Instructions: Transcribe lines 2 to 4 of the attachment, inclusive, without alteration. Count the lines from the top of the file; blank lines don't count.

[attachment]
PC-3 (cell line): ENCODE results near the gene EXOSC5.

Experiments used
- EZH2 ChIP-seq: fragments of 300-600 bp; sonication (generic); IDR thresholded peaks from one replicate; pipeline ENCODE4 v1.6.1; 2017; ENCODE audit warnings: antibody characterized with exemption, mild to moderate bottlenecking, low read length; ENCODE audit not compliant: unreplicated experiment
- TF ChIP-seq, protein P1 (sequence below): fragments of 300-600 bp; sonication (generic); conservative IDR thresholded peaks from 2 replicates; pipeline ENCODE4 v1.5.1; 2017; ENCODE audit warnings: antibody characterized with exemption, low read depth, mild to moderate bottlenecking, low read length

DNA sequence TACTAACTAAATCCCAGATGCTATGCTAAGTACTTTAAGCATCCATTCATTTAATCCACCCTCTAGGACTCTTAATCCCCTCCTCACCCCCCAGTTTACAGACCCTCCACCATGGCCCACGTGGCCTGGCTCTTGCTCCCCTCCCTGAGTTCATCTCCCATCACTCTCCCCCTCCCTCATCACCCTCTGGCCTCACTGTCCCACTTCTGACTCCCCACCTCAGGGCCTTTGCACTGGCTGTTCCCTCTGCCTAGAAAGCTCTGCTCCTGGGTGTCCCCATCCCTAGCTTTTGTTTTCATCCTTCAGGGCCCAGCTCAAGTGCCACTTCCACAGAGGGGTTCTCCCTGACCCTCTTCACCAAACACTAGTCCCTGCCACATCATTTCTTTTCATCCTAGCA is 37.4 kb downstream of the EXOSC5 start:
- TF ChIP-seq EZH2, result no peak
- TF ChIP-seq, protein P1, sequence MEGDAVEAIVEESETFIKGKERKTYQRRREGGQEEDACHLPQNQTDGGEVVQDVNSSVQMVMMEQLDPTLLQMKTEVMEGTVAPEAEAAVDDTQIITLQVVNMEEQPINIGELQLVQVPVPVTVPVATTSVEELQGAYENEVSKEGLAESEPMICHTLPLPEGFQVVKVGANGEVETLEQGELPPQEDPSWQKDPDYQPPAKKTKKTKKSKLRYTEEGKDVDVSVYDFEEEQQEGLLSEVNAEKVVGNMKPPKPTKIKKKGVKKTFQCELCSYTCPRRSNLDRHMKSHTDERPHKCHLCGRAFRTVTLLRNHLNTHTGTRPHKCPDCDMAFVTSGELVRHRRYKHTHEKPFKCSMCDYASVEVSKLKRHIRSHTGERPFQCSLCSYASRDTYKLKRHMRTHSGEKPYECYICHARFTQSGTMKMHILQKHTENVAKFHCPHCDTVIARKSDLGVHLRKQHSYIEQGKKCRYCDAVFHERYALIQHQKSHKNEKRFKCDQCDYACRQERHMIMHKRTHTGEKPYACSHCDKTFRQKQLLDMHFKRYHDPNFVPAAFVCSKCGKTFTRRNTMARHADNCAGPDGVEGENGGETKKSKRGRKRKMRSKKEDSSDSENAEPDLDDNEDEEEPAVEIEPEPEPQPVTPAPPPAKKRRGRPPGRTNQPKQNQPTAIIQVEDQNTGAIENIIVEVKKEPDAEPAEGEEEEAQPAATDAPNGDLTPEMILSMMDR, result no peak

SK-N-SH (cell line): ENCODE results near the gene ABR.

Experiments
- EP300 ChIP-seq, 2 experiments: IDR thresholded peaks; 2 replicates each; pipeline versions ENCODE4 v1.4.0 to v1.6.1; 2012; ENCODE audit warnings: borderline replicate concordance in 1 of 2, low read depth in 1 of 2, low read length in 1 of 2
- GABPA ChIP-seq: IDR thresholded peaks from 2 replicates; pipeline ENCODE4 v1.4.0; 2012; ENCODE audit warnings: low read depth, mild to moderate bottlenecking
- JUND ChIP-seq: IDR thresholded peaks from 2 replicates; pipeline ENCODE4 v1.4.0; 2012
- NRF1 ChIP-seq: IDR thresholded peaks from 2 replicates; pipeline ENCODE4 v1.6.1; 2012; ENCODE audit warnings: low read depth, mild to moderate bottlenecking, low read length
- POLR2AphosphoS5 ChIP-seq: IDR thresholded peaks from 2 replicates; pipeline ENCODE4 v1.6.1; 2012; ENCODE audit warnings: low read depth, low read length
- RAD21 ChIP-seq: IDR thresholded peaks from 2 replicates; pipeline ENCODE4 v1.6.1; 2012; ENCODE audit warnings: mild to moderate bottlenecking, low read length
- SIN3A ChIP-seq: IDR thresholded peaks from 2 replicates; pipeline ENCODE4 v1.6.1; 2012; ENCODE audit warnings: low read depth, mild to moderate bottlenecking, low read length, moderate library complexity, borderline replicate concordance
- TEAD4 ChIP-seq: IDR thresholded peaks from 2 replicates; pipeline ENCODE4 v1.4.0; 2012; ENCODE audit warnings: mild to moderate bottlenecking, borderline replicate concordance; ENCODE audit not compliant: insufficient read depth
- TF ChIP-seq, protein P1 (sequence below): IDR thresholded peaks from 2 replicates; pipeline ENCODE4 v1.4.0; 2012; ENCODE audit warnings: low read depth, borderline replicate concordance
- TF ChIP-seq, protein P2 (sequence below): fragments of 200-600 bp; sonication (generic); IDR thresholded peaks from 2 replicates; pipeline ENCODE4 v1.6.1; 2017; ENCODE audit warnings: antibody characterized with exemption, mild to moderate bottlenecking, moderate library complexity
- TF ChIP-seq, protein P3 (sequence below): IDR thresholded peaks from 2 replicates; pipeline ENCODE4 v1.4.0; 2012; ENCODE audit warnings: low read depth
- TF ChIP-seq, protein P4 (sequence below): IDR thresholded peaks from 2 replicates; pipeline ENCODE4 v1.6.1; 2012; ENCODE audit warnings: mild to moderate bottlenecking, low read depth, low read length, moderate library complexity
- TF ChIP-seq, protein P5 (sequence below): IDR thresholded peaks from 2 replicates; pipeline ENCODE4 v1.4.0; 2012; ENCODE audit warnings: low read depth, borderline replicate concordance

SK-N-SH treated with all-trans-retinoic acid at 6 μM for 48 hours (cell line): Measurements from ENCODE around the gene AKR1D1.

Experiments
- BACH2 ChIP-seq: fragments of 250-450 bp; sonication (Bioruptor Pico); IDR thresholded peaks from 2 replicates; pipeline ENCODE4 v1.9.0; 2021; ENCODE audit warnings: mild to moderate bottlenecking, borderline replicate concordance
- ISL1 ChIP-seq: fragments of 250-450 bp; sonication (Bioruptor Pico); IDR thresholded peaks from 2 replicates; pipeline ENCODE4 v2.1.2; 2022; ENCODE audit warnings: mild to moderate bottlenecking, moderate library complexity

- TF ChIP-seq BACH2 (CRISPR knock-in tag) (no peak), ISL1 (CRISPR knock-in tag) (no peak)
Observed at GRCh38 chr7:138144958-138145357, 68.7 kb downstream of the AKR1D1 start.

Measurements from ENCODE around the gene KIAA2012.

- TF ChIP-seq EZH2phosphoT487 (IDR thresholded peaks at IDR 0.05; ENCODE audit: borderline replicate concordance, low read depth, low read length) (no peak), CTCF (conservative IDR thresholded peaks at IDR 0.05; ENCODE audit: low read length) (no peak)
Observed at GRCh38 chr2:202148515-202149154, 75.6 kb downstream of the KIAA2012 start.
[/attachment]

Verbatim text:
Experiments used
- EZH2 ChIP-seq: fragments of 300-600 bp; sonication (generic); IDR thresholded peaks from one replicate; pipeline ENCODE4 v1.6.1; 2017; ENCODE audit warnings: antibody characterized with exemption, mild to moderate bottlenecking, low read length; ENCODE audit not compliant: unreplicated experiment
- TF ChIP-seq, protein P1 (sequence below): fragments of 300-600 bp; sonication (generic); conservative IDR thresholded peaks from 2 replicates; pipeline ENCODE4 v1.5.1; 2017; ENCODE audit warnings: antibody characterized with exemption, low read depth, mild to moderate bottlenecking, low read length